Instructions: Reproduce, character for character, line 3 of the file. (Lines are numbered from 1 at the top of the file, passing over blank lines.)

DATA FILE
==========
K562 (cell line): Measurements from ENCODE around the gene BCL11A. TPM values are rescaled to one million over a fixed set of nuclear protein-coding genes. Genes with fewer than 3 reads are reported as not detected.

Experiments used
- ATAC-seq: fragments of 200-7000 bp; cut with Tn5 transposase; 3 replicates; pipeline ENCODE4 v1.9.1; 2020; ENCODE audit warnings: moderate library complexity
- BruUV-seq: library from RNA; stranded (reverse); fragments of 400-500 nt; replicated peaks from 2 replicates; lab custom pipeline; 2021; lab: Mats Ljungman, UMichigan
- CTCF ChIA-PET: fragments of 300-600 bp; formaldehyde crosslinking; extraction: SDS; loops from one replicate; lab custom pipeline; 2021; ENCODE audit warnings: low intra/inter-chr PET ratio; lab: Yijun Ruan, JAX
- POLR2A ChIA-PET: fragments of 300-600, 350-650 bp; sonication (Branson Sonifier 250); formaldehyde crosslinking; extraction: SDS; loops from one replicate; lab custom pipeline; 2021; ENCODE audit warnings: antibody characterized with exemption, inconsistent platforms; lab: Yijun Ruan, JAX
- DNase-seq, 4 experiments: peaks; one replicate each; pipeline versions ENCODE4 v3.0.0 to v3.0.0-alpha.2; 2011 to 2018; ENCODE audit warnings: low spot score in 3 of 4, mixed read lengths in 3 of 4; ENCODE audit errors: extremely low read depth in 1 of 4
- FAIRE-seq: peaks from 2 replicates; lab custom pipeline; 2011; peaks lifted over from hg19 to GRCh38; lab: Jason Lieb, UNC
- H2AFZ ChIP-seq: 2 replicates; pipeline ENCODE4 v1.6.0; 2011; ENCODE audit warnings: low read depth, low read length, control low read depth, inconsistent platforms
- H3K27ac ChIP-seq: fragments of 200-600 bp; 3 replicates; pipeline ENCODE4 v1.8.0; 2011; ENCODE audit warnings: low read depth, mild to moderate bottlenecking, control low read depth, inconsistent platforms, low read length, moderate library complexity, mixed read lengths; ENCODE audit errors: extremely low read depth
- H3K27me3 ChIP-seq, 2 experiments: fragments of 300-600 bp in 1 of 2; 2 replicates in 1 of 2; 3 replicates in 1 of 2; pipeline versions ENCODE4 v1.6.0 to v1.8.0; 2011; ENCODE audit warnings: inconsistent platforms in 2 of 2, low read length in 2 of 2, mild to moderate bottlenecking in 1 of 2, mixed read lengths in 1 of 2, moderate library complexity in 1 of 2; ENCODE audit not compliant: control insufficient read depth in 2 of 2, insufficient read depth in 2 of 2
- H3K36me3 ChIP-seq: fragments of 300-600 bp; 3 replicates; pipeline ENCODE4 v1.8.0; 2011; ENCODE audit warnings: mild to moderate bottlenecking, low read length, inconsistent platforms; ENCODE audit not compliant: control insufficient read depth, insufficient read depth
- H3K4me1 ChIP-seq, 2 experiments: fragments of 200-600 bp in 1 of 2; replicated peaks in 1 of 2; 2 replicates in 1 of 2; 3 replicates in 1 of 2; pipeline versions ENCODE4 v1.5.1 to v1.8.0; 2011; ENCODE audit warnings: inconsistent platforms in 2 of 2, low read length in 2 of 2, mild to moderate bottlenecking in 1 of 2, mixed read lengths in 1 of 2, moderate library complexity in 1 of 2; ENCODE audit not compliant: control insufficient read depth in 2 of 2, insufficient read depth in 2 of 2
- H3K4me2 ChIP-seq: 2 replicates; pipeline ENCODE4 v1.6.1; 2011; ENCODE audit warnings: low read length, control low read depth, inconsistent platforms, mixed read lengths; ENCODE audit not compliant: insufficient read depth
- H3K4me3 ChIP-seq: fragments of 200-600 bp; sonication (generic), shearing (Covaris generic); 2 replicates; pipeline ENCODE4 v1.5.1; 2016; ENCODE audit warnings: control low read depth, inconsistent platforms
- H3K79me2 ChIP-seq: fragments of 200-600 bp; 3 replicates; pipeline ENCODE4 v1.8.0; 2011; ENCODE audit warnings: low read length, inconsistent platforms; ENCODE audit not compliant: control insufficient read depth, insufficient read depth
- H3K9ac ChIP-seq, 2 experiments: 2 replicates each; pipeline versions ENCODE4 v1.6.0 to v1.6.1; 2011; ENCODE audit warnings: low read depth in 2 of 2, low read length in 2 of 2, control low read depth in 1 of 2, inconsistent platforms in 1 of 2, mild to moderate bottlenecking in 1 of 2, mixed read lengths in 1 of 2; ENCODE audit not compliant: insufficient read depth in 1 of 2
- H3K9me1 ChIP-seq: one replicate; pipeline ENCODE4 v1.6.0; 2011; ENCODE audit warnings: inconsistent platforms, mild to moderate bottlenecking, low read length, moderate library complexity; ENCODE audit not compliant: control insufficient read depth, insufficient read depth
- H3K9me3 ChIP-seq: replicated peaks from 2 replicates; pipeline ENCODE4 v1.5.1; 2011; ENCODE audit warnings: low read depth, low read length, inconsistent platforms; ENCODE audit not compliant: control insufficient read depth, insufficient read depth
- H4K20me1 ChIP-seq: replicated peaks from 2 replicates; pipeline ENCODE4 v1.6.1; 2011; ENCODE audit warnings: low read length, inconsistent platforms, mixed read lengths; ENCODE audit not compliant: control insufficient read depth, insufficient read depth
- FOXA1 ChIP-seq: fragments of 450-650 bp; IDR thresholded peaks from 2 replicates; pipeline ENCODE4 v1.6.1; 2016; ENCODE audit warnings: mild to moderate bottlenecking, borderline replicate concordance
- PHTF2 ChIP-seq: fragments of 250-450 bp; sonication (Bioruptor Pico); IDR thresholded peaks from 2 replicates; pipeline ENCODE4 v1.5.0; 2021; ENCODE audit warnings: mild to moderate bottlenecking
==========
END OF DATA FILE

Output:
- ATAC-seq: fragments of 200-7000 bp; cut with Tn5 transposase; 3 replicates; pipeline ENCODE4 v1.9.1; 2020; ENCODE audit warnings: moderate library complexity